The Great Man theory has no scientific basis or empirical validity. It is more of a speculative piece of notion. The great weakness of the Great Man Theory, apart from the improbability of inherent traits, is the absurd belief that some people become great and successful leaders independent of their environmental situations. The Great Man Theory is rejected by many modern theorists and even by some leaders themselves.


Path-Goal Leadership

Path-Goal leadership is based on the theory that followers are provided goals through value rewards, and the leaders provide the best method, or path, to accomplish the goals (Hughes, Curphy & Ginnett, 2015).


The Path-Goal Theory type of leadership is outdated because it is undemocratic. The method can fail if the leader has flaws, the leaders may not be rational and act based on delusion. If there is too much dependence on the leader the system may collapse if something happens to the leader. 


Servant Leadership

Servant leadership is focused more on traits and characteristics than on a defined and accepted leadership theory (Focht & Ponton, 2015). Servant leadership has not been widely accepted nor has there been a unified and agreed-upon definition of servant leadership (Neubert, Hunter & Tolentino, 2016). Developed and introduced by Robert Greenleaf in the 1970s, servant leadership was identified by Greenleaf as leaders wanting to help others, a belief that “the servant-leader is servant first” and that the leader serves in a manner that enables followers to be free, wiser, healthier, more autonomous, and attracts the followers to be servants (Liden, Wayne, Chenwei & Meuser, 2014).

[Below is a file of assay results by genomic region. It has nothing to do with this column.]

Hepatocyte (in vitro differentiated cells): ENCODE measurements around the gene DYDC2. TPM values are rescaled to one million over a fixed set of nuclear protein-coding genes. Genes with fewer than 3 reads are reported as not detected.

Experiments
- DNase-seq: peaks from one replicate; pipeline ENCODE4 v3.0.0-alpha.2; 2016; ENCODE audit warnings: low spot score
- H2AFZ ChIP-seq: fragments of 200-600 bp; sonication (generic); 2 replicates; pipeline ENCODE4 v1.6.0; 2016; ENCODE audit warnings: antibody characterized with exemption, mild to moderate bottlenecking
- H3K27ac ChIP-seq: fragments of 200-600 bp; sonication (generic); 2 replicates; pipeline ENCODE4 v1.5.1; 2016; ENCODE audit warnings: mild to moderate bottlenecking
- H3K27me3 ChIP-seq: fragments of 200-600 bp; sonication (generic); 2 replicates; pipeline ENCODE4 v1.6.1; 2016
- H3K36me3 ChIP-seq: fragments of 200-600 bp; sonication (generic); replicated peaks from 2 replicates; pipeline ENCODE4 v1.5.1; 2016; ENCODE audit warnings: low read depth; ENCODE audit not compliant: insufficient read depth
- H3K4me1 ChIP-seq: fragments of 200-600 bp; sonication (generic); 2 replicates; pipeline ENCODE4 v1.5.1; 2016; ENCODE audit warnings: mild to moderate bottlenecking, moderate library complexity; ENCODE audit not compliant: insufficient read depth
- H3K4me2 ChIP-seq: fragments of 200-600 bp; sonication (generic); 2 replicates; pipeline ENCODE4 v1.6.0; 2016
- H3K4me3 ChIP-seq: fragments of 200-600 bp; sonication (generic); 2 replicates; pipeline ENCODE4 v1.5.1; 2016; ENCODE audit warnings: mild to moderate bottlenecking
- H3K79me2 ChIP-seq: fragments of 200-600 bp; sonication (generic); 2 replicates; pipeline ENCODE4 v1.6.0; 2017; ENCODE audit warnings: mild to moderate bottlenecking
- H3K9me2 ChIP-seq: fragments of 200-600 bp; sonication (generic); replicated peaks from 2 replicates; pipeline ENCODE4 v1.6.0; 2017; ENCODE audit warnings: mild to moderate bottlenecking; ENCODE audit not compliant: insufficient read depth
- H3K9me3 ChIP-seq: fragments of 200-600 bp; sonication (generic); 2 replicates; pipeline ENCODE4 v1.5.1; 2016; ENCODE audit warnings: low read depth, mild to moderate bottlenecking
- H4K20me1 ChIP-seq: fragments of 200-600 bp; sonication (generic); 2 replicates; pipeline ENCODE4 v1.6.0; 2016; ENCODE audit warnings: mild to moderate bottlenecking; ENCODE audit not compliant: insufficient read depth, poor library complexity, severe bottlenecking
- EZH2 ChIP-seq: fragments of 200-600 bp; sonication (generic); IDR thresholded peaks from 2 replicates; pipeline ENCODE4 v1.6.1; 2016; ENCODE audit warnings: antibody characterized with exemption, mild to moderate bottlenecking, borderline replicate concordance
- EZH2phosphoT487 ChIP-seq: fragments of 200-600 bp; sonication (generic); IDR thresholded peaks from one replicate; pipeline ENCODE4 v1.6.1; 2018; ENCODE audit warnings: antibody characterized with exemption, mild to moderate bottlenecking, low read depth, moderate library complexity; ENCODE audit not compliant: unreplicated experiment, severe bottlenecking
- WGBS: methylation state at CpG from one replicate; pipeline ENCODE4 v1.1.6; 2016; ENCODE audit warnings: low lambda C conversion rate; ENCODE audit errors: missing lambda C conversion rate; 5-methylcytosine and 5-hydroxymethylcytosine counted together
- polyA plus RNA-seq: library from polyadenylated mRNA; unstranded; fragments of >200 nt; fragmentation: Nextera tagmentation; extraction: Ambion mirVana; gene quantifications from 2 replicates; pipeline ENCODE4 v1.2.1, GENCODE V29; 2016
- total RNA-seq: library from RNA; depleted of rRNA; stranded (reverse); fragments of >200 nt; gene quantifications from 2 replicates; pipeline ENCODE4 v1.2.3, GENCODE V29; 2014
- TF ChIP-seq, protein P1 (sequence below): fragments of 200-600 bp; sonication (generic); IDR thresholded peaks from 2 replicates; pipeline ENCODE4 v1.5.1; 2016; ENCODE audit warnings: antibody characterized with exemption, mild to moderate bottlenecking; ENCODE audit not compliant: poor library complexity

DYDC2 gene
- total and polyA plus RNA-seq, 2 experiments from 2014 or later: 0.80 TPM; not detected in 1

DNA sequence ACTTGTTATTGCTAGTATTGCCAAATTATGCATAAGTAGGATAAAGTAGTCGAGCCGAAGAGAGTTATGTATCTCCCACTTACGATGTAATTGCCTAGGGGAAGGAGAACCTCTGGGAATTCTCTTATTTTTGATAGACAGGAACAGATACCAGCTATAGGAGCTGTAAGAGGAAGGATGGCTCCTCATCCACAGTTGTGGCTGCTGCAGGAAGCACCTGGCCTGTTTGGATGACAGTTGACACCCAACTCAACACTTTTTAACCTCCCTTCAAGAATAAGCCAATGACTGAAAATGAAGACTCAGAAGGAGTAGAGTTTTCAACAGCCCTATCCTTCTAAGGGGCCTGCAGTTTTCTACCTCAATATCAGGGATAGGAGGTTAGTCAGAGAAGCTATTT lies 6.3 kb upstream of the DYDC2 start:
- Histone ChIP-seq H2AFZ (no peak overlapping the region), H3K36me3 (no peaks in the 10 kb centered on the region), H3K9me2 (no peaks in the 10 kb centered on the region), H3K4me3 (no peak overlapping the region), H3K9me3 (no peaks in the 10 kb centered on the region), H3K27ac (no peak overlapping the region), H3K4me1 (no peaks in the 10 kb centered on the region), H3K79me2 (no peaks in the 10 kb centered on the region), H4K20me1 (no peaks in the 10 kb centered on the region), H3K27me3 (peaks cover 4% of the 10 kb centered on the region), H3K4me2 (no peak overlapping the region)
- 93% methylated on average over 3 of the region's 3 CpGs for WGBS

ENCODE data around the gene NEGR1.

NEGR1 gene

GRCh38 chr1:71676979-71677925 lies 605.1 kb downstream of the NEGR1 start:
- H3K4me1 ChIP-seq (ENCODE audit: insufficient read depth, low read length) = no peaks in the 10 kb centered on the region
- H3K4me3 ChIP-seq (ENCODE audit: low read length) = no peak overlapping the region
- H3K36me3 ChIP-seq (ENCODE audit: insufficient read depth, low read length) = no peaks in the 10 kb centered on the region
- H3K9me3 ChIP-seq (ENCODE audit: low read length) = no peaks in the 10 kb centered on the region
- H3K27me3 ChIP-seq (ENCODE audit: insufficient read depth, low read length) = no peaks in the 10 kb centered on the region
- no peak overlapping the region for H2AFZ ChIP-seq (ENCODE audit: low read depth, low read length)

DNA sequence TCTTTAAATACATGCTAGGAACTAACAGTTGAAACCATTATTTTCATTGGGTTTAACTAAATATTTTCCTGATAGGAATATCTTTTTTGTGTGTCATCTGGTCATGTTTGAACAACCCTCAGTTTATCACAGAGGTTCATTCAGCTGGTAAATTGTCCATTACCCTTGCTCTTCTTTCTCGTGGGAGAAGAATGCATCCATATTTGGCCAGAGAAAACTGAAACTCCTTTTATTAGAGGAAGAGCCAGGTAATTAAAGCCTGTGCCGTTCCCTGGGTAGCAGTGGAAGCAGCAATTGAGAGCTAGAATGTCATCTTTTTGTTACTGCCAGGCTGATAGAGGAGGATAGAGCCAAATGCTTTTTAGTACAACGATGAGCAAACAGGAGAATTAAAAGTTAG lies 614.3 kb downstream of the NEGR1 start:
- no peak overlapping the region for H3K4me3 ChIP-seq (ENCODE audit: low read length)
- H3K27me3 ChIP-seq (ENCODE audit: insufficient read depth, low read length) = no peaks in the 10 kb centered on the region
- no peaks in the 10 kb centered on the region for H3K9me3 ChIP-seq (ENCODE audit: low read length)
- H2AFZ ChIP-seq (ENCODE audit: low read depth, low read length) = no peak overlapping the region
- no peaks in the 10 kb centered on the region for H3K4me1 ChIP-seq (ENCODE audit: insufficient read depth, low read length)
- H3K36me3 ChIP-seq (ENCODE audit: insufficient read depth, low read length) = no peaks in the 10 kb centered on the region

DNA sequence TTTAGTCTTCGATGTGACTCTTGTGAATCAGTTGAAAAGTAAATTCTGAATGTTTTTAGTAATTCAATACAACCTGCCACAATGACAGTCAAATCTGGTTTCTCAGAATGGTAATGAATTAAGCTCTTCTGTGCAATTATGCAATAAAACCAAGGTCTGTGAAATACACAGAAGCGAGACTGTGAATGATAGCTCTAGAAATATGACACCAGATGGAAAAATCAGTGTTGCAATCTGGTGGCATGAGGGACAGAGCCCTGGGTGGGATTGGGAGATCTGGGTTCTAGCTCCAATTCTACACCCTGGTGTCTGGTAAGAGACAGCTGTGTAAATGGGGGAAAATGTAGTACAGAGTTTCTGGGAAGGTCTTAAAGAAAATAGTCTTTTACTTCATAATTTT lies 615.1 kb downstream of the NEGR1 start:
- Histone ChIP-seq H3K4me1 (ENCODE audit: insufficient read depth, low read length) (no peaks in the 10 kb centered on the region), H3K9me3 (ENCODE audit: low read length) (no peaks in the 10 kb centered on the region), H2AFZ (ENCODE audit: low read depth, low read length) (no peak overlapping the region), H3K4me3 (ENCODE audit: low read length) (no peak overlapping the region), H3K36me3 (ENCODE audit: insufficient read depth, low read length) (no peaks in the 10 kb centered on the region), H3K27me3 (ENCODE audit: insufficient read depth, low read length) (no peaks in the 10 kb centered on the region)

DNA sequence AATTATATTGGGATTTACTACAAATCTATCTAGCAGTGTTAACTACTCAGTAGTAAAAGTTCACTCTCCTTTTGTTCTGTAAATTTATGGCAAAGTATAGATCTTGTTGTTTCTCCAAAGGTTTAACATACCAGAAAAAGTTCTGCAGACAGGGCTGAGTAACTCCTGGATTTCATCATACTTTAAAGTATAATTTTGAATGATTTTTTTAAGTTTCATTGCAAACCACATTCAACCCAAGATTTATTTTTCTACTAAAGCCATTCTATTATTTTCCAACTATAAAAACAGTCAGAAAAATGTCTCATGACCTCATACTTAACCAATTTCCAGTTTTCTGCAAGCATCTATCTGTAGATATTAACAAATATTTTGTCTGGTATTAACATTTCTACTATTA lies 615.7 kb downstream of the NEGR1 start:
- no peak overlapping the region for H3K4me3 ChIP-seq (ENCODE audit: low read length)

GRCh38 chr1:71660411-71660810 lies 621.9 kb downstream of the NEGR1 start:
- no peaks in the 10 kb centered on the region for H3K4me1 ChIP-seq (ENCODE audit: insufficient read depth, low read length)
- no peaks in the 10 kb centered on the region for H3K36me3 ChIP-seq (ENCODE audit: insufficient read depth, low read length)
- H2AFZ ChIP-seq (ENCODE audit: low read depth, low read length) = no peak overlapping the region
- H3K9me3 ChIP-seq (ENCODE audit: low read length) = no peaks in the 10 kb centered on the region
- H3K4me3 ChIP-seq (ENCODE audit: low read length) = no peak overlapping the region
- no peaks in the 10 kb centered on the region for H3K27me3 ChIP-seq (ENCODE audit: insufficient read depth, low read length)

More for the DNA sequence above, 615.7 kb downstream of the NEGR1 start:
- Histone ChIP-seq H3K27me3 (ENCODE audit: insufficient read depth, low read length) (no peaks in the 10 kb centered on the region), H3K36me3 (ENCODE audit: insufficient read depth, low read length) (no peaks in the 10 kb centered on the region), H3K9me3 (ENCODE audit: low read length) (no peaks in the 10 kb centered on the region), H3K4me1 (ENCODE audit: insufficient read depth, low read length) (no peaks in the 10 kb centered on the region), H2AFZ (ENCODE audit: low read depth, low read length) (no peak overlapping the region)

There are some industries where servant leadership is a misfit. For instance, a military leader would be ineffective because he or she wouldn’t have the power to make quick decisions – life or death decisions that could seriously affect his or her people. 


Authoritarian - Autocratic Leadership

One of the earliest established leadership styles, possibly the first, can arguably be the authoritarian style, practiced by the autocratic leader (Flynn, 2015). Autocratic leaders have been defined as being closed-minded, power-orientated, controlling, and in some contexts considered an example of transactional leadership (Bass, 2008; Giltinane, 2013). The authoritarian or autocratic leader is portrayed as overbearing and bossy, and they gain control over followers with rules, demands, threats, and punishment (Flynn, 2015).


Among all the recognized autocratic leadership strengths and weaknesses, perhaps one of the most prominent is that this leadership style can cause employees to resent their leader and even their organization. An autocratic workplace environment is typically not friendly to innovation or outside-the-box thinking, and this can leave workers feeling intellectually stifled. It can also mean workers’ personal needs are neglected, causing them to feel like their supervisor does not care about them as individuals.


Laissez-faire Leadership

Unlike what is considered traditional leadership practices, laissez-faire leadership is generally defined as a non-transactional and passive avoidance style of leadership (Bass,1985, 2014; Avolio & Bass, 1991). Laissez-faire is arguably the least studied leadership style due to its absence of traditional leadership behaviours (Sudha, Shahnawaz & Farhat, 2016; Yang, 2015). Laisse-Faire leaders are normally absent, detached, and relinquish their responsibilities to subordinates (Bass, 1985; Yang, I. (2015).